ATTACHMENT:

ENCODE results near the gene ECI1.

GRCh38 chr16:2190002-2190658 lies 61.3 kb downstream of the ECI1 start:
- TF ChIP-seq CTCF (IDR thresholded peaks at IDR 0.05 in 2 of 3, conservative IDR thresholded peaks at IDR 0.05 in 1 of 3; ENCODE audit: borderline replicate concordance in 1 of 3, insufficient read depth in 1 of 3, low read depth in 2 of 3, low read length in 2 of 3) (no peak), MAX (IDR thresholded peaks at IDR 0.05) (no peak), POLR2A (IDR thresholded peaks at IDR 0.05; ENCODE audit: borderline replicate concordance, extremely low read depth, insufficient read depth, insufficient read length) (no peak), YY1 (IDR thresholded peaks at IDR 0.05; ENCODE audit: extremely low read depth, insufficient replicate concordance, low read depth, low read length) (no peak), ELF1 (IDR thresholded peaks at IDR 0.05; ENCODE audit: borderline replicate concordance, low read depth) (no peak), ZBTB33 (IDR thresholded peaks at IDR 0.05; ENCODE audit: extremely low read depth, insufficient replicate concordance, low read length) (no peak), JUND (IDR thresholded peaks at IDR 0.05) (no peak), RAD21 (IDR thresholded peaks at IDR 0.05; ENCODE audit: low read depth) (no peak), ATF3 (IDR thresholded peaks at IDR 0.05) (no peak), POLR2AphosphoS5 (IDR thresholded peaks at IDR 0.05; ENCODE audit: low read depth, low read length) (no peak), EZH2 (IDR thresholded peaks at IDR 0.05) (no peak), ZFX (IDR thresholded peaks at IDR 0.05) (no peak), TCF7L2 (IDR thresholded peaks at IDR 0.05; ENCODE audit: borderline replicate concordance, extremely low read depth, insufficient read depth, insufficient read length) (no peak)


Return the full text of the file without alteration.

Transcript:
ENCODE results near the gene ECI1.

GRCh38 chr16:2190002-2190658 lies 61.3 kb downstream of the ECI1 start:
- TF ChIP-seq CTCF (IDR thresholded peaks at IDR 0.05 in 2 of 3, conservative IDR thresholded peaks at IDR 0.05 in 1 of 3; ENCODE audit: borderline replicate concordance in 1 of 3, insufficient read depth in 1 of 3, low read depth in 2 of 3, low read length in 2 of 3) (no peak), MAX (IDR thresholded peaks at IDR 0.05) (no peak), POLR2A (IDR thresholded peaks at IDR 0.05; ENCODE audit: borderline replicate concordance, extremely low read depth, insufficient read depth, insufficient read length) (no peak), YY1 (IDR thresholded peaks at IDR 0.05; ENCODE audit: extremely low read depth, insufficient replicate concordance, low read depth, low read length) (no peak), ELF1 (IDR thresholded peaks at IDR 0.05; ENCODE audit: borderline replicate concordance, low read depth) (no peak), ZBTB33 (IDR thresholded peaks at IDR 0.05; ENCODE audit: extremely low read depth, insufficient replicate concordance, low read length) (no peak), JUND (IDR thresholded peaks at IDR 0.05) (no peak), RAD21 (IDR thresholded peaks at IDR 0.05; ENCODE audit: low read depth) (no peak), ATF3 (IDR thresholded peaks at IDR 0.05) (no peak), POLR2AphosphoS5 (IDR thresholded peaks at IDR 0.05; ENCODE audit: low read depth, low read length) (no peak), EZH2 (IDR thresholded peaks at IDR 0.05) (no peak), ZFX (IDR thresholded peaks at IDR 0.05) (no peak), TCF7L2 (IDR thresholded peaks at IDR 0.05; ENCODE audit: borderline replicate concordance, extremely low read depth, insufficient read depth, insufficient read length) (no peak)